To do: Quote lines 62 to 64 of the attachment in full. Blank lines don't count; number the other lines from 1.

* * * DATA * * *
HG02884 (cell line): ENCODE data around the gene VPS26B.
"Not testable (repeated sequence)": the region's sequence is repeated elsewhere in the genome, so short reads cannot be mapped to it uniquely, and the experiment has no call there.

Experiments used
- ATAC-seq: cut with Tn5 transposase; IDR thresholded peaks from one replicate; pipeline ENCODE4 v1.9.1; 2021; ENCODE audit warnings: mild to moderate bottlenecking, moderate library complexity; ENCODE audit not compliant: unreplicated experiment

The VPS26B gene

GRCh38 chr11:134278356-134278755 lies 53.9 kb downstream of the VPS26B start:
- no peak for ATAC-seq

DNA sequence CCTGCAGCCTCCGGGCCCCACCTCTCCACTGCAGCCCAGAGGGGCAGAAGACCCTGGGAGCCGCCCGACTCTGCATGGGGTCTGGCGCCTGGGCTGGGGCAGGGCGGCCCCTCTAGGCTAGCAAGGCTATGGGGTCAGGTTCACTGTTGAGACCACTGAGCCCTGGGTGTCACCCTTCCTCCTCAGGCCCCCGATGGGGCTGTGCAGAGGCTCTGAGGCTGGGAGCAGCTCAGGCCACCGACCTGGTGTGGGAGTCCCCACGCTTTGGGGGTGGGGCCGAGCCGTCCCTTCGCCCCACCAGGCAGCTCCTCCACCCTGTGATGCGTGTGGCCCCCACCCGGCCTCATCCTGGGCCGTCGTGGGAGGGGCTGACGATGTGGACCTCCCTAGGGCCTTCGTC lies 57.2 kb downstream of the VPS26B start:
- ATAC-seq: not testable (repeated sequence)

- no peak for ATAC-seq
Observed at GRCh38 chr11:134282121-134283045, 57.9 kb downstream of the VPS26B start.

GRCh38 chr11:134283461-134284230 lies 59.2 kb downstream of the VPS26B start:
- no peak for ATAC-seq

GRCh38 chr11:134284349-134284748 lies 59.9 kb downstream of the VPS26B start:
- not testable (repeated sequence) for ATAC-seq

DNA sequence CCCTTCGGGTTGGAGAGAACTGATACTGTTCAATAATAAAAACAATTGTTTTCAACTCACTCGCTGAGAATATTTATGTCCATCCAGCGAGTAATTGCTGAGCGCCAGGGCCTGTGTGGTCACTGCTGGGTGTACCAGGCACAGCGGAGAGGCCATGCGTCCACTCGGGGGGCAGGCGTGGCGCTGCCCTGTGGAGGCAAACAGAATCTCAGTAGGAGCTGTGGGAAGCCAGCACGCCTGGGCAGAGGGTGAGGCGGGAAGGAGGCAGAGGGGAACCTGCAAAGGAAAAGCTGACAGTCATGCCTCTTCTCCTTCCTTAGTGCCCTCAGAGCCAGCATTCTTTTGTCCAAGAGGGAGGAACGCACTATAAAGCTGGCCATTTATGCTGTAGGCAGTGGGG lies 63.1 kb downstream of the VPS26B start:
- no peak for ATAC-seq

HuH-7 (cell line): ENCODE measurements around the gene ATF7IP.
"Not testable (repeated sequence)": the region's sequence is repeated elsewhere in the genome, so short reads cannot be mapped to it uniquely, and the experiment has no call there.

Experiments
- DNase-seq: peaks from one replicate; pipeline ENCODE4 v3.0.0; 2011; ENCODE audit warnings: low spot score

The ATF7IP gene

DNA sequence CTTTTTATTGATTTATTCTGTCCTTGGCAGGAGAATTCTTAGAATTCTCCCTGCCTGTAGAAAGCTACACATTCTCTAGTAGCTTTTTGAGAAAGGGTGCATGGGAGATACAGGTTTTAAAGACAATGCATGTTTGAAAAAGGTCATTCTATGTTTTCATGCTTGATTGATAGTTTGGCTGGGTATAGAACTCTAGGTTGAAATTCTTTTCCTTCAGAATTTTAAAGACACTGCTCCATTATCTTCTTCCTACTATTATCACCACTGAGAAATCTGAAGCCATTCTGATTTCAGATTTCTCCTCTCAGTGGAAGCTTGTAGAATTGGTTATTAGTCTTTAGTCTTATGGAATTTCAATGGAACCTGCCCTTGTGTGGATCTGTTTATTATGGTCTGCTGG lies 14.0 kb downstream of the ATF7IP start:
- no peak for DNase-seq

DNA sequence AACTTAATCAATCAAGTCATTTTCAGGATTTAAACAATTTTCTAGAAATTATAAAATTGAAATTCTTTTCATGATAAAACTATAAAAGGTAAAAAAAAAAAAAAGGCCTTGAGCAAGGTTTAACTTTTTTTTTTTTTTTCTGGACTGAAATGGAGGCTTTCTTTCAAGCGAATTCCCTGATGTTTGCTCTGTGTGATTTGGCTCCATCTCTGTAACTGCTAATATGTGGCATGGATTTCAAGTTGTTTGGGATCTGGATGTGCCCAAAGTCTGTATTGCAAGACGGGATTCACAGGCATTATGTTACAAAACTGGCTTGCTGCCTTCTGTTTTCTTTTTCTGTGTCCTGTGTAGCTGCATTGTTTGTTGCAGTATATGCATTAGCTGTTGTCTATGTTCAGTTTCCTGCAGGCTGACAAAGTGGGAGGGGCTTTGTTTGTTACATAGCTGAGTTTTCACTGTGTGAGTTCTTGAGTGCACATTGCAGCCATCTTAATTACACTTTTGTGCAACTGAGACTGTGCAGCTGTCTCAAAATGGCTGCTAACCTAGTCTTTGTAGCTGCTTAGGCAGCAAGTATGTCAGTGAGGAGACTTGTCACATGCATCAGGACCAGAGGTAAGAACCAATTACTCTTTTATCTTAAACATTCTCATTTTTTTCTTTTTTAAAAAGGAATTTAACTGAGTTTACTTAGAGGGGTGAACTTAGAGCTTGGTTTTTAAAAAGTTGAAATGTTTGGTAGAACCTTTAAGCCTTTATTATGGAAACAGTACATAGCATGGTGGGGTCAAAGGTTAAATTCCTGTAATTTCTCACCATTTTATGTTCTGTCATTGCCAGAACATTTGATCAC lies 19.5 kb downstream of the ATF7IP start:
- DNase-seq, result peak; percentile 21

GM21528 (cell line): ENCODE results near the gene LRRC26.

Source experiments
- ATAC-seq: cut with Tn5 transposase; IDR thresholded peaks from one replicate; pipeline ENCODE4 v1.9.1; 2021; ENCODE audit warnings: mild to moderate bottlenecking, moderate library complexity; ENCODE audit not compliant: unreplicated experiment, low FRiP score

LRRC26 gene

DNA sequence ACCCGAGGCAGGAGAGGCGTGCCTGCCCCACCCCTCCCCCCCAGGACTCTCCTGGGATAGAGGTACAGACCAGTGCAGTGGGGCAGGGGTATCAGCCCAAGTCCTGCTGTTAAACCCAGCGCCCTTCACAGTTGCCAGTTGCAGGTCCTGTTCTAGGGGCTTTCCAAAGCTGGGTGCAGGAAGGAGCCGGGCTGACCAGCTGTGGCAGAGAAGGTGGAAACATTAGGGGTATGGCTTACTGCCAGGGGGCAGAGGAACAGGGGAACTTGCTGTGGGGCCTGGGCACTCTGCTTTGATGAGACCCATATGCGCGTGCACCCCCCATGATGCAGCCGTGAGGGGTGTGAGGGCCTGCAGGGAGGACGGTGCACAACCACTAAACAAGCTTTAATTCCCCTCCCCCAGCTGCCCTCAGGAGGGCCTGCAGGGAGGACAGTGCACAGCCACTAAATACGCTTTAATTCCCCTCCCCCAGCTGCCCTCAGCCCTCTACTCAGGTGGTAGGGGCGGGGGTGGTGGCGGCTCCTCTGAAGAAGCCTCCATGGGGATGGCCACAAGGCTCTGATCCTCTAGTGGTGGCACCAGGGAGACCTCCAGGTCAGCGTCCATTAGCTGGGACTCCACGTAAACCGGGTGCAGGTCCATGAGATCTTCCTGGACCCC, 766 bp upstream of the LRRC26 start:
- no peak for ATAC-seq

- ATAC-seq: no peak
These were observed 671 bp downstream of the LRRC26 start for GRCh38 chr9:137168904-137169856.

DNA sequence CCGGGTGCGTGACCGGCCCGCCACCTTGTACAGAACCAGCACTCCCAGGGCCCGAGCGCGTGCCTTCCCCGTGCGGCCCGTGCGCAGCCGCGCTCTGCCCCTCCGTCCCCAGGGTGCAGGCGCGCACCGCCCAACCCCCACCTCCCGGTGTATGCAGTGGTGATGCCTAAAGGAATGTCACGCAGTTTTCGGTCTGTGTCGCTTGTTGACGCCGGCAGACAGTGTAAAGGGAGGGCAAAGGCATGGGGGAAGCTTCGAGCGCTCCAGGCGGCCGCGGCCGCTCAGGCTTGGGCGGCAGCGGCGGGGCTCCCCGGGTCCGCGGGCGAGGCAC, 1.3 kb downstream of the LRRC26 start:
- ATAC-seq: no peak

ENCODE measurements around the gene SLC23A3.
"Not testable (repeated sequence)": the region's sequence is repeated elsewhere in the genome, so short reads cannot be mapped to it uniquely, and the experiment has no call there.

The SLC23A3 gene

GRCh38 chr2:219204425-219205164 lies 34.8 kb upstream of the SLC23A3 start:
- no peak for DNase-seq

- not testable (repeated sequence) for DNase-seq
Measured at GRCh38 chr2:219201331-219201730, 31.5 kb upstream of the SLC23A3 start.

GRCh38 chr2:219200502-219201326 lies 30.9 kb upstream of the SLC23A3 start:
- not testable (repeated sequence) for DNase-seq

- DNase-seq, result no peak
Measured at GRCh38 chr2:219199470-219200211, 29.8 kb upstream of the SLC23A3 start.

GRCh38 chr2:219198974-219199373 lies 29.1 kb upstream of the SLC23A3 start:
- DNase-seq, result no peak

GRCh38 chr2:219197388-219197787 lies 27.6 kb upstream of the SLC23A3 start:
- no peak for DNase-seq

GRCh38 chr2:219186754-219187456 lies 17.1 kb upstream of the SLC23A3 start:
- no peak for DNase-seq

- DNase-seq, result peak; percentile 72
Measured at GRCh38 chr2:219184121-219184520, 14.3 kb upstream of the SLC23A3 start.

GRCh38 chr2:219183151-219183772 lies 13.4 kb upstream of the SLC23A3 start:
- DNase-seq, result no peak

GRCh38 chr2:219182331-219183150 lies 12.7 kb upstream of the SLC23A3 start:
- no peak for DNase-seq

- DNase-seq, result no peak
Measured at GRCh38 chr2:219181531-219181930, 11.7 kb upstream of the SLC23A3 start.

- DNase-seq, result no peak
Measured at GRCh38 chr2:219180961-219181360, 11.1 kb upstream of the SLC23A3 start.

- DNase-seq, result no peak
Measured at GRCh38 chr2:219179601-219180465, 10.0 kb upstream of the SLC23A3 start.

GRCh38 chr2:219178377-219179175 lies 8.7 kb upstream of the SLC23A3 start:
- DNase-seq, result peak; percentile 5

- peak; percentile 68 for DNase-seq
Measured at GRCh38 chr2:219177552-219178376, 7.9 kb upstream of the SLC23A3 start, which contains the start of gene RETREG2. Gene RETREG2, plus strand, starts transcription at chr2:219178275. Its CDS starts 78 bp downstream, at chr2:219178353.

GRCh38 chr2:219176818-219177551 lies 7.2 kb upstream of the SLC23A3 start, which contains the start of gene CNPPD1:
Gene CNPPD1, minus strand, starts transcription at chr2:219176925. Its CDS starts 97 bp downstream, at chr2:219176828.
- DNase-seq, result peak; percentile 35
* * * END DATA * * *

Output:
- DNase-seq, result no peak
Measured at GRCh38 chr2:219180961-219181360, 11.1 kb upstream of the SLC23A3 start.

- DNase-seq, result no peak